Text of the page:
swear to imaginary declarations of the testator, inconsistent with the terms of his will, pretended to have been made both before and after the will was executed. The statute, which requires the will to be in writing and properly wit. nessed, would afford but little protection to the testator or to the real objects of his bounty, if proof of such declarations could be ad. mitted.” — Couch v. Eastham, 27 W. Va. 796, 55 Am. Rep. 346.

21 Comstock v. Hadlyme E. Soc., 8 Conn. 254, 20 Am. Dec. 100.

22 Boyse v. Rossborough, 6 H. L. Cas. 42, 58; In re Hermann's Will,

87 Misc. Rep. 476, 150 N. Y. Supp. 118, 126; Rollwagen v. Rollwagen, 63 N. Y. 504, 519; Horn v. Pullman, 72 N. Y. 269, 276; In re Woodward's Will, 167 N. Y. 28, 31, 60 N. E. 233; In re Esterbrook's Estate, 83 Vt. 229, 75 Atl. 1.

23 Mowry V. Norman, 223 Mo. 463, 122 S. W. 724; In re Esterbrook's Estate, 83 Vt. 229, 75 Atl. 1.

24 Clark V. Stansbury, 49 Md. 346. See, also, Gilmore V. Gilmore, 86 N. C. 301.

25 Reynolds V. Adams, 90 Ill. 134, 32 Am. Rep. 15.

weeks after leaving him all her property, a broad latitude of inquiry into their relations before and after marriage was considered proper.28 And evidence of a suit brought by the testator against his son is admissible to show the feeling entertained by the deceased.27 But it is not all circumstances, nor all misconduct on the part of a beneficiary, that may be placed in evidence; any fact which does not logically bear on the coercion of the testator's mind in and about the very act of the will is not entitled to be received on the issue of undue influence.28

$ 604. Undue Influence May Be Established by Circumstantial


Undue influence need not be established by direct proof, but may be shown by facts from which it may be rationally inferred. From the very nature of things, it can rarely be proved by direct evidence. It is seldom exercised openly in the presence of others.29 The relations of the parties, surrounding circumstances, the habits and inclinations of the testator, his purposes and wishes, expressed at times and under conditions which lent verity to his statements, all furnish competent sources for the guidance of courts when called upon to decide the question.30 However, the circumstances relied upon to show

26 Potter's Appeal, 53 Mich. 106, mann's Will, 87 Misc. Rep. 476, 150 18 N. W. 575.

N. Y. Supp. 118, 126. 27 Canada's Appeal, 47 Conn. 30 In re Patterson's Estate, 68 450. See, also, Mooney V. Olsen, Wash. 377, 123 Pac. 515; Matter 22 Kan. 69.

of Van Ness' Will, 78 Misc. Rep. 28 In re Caffrey's Will, 95 Misc. 592, 139 N. Y. Supp. 485; RollRep. 466, 159 N. Y. Supp. 99, 102. wagen v. Rollwagen, 63 N. Y. 504,

29 Meier v. Buchter, 197 Mo. 68, 505; In re Tresidder's Estate, 70 7 Ann. Cas. 887, 6 L. R. A. (N. S.) Wash. 15, 125 Pac. 1034, 1036. 202, 94 S. W. 883; Matter of Van It can not be doubted, however, Ness' Will, 78 Misc. Rep. 592, 602, that the exercise of undue infiu139 N. Y. Supp. 485; In re Her- ence in fact may be inferred from 1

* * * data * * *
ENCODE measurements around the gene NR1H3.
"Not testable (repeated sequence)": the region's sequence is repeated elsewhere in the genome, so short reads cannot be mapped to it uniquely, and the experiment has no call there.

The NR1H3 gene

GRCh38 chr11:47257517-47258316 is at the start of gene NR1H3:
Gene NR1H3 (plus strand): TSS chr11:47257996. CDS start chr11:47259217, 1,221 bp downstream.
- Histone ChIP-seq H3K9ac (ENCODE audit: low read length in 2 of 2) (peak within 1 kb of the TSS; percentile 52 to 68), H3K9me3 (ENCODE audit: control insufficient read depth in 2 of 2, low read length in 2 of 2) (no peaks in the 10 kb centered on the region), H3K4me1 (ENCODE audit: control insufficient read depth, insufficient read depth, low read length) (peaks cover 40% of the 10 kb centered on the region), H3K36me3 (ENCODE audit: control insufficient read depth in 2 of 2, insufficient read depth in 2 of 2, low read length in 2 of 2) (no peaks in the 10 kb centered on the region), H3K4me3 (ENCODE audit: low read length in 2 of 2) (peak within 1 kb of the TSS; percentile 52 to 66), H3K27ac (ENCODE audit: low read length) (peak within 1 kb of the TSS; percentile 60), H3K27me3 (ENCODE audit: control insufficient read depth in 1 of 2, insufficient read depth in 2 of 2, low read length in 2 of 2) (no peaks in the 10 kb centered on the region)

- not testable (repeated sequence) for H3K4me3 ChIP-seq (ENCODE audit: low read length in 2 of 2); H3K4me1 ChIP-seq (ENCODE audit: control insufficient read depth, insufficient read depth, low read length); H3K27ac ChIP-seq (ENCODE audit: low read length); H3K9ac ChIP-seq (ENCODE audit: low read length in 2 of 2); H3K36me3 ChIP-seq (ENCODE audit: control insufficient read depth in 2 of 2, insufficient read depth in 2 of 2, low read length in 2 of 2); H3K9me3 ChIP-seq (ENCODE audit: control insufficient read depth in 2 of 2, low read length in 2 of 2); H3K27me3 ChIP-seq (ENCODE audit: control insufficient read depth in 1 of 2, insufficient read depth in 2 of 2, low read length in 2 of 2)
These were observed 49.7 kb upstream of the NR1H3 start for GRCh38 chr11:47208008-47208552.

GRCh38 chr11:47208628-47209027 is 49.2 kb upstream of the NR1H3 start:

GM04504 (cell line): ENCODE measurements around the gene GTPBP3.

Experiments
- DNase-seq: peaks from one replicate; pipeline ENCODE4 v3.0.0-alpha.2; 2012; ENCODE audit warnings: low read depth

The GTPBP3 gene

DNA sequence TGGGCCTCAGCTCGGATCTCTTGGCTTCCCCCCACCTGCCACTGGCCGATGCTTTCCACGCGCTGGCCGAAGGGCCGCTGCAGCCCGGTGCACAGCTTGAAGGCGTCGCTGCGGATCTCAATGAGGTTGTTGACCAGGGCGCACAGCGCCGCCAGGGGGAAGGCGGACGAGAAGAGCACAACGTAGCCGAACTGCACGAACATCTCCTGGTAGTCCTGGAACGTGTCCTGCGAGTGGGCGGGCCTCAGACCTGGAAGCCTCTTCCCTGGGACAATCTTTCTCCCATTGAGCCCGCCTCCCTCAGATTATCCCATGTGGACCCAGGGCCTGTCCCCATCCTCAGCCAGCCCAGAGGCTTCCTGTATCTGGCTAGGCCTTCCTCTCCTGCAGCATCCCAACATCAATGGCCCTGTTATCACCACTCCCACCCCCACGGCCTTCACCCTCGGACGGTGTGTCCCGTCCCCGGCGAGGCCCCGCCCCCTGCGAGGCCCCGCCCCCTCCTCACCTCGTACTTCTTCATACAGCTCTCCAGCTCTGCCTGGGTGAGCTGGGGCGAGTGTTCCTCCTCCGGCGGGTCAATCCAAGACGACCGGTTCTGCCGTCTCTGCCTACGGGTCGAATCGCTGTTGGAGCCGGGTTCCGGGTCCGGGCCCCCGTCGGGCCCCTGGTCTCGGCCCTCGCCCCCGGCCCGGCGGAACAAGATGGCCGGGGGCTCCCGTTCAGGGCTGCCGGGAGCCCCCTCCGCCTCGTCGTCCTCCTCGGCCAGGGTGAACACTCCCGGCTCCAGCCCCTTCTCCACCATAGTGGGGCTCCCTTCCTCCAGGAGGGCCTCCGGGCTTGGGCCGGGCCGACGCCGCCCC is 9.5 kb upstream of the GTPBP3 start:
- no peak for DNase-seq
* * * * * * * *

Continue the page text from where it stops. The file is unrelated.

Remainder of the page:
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undue influence must be such as, taken together, point unmistakably to the fact that the mind of the testator was so governed by another that the will was the product of the latter. 31 It has been said it is not sufficient to show that the circumstances attending the execution of the will of a testator of sound mind are consistent with the hypothesis of its having been obtained by undue influence; it must be shown they are inconsistent with a contrary hypothesis. 82 surrounding circumstances, taken tablish it, and from which it may in connection with statements reasonably and naturally be in. made by the person alleged to ferred. It was also said that a have exercised such influence, and court should be liberal in admit. who is a beneficiary under the ting evidence of all circumstances, will. — Fairbank v. Fairbank, 92 even though slight, which may Kan. 45, 139 Pac. 1011, 92 Kan. tend, in conjunction with other 492, 141 Pac. 297; Grundmann v. circumstances, to throw light Wilde, 255 Mo. 109, 164 S. W. 200; upon the relations of the parties Naylor v. McRuer, 248 Mo. 423, and upon the disputed questions 154 S. W. 772.

of undue influence." - Lehman v. 31 In re Storer's Will, 28 Minn. Lindenmeyer, 48 Colo. 305, 109 9, 11, 8 N. W. 827; In re Hess' Pac. 956, 959; In re Shell's Estate, Will, 48 Minn, 504, 31 Am. St. Rep. 28 Colo. 167, 89 Am. St. Rep. 181, 665, 51 N. W. 614.

53 L. R. A. 387, 63 Pac. 413. This court has approved the fol. As was said in Estate of Mclowing as a correct announcement Devitt, 95 Cal. 17, 33, 34, 30 Pac. of the law governing will contests, 101: "Evidence must be produced when the issue is whether the will that pressure was brought to bear was or was not produced by undue directly upon the testamentary influence: "A charge of undue in- act; but this evidence need not fluence is substantially that of be direct. Circumstantial evidence fraud, and it can seldom be shown is sufficient. It must, however, do by direct and positive evidence. more than raise a suspicion." See, While it is true that it must be also, In re Weber's Estate, 15 Cal. proved, and not presumed, yet it App. 224, 114 Pac. 597, 602. can be, and most generally is, 32 Boyse v. Rossborough, 6 H. L. proven by evidence of facts and Cas. 51. See, also, Council v. May. circumstances which as to them- hew, 172 Ala. 295, 55 So. 314; selves may admit of little dispute, Brackey v. Brackey, 151 Iowa 99, but which are calculated to es- 130 N. W. 370; In re Hess' Will,